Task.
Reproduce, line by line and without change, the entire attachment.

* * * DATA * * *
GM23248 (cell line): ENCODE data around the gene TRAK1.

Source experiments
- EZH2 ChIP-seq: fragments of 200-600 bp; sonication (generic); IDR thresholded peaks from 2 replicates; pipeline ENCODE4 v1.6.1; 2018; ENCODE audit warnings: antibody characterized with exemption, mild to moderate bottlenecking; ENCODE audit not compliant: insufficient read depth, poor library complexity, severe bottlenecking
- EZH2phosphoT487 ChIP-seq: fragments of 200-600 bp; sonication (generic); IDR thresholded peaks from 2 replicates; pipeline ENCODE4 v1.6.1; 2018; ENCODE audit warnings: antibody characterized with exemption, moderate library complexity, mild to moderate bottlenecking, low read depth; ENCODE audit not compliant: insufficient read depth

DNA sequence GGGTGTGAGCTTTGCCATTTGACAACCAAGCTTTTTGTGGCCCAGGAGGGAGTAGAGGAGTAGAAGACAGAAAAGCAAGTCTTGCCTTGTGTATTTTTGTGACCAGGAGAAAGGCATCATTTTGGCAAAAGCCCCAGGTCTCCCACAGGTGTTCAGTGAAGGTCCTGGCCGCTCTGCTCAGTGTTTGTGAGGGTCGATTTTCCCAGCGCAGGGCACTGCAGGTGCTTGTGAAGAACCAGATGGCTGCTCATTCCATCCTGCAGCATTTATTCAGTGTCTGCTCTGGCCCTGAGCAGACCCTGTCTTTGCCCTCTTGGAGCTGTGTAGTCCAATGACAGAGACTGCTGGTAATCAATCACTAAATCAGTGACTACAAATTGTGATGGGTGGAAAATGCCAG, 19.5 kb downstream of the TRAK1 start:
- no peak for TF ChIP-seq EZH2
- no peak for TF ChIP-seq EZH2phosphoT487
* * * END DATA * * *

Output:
GM23248 (cell line): ENCODE data around the gene TRAK1.

Source experiments
- EZH2 ChIP-seq: fragments of 200-600 bp; sonication (generic); IDR thresholded peaks from 2 replicates; pipeline ENCODE4 v1.6.1; 2018; ENCODE audit warnings: antibody characterized with exemption, mild to moderate bottlenecking; ENCODE audit not compliant: insufficient read depth, poor library complexity, severe bottlenecking
- EZH2phosphoT487 ChIP-seq: fragments of 200-600 bp; sonication (generic); IDR thresholded peaks from 2 replicates; pipeline ENCODE4 v1.6.1; 2018; ENCODE audit warnings: antibody characterized with exemption, moderate library complexity, mild to moderate bottlenecking, low read depth; ENCODE audit not compliant: insufficient read depth

DNA sequence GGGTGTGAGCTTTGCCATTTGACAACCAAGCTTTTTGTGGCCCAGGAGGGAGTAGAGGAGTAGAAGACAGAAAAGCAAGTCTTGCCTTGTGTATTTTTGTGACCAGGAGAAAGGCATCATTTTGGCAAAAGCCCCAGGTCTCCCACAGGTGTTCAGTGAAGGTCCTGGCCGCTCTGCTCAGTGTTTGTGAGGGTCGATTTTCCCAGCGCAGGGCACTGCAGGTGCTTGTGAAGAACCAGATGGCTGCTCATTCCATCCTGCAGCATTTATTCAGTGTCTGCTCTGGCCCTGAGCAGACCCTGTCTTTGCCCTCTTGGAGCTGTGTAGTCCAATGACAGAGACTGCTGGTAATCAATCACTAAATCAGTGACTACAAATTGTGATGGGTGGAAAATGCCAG, 19.5 kb downstream of the TRAK1 start:
- no peak for TF ChIP-seq EZH2
- no peak for TF ChIP-seq EZH2phosphoT487